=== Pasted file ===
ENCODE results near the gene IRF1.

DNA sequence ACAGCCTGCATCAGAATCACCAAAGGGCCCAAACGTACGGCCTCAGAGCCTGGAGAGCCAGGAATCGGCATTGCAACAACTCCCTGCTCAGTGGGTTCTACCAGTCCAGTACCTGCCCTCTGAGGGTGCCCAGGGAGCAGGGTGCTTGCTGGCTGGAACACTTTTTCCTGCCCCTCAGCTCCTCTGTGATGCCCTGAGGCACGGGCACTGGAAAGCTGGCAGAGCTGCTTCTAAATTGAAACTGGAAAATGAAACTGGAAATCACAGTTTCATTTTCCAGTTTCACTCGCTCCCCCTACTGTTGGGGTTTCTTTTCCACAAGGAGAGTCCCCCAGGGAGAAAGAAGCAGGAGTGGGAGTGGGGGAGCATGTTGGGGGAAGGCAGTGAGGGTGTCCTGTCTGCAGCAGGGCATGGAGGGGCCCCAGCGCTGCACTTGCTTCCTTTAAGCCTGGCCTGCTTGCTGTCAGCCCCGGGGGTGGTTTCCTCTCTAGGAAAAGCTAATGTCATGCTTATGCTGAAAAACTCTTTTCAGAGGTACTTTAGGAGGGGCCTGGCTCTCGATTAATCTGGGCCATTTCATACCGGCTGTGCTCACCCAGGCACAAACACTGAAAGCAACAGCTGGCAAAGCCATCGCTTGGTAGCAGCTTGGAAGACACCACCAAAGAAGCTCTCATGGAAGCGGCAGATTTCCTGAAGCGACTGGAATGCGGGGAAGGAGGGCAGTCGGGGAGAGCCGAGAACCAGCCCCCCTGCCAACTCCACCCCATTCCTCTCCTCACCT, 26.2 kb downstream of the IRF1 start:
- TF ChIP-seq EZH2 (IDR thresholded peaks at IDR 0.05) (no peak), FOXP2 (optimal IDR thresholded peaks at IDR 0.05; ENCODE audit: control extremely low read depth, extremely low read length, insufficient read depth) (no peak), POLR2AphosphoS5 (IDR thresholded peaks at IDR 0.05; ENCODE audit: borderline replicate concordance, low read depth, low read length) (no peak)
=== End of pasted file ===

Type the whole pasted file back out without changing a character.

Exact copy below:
ENCODE results near the gene IRF1.

DNA sequence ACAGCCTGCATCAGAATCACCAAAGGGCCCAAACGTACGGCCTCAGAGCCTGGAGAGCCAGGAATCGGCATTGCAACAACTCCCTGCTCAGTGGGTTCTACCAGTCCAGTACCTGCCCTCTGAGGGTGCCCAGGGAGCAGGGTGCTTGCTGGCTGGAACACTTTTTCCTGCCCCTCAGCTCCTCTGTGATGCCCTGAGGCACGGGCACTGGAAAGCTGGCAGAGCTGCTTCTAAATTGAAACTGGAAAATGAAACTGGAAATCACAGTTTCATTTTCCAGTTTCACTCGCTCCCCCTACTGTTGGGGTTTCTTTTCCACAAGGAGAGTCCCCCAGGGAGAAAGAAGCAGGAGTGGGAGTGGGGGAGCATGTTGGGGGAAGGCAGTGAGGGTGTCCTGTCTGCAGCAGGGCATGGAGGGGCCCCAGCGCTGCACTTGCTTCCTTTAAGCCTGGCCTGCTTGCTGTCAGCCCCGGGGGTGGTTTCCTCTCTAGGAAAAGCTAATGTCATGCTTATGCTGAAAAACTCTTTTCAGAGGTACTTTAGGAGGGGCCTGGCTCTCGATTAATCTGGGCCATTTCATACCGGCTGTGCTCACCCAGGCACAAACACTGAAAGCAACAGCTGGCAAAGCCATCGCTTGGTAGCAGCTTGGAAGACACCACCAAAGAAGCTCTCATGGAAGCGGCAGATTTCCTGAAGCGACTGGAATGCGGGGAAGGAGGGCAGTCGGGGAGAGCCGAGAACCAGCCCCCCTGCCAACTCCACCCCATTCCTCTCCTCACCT, 26.2 kb downstream of the IRF1 start:
- TF ChIP-seq EZH2 (IDR thresholded peaks at IDR 0.05) (no peak), FOXP2 (optimal IDR thresholded peaks at IDR 0.05; ENCODE audit: control extremely low read depth, extremely low read length, insufficient read depth) (no peak), POLR2AphosphoS5 (IDR thresholded peaks at IDR 0.05; ENCODE audit: borderline replicate concordance, low read depth, low read length) (no peak)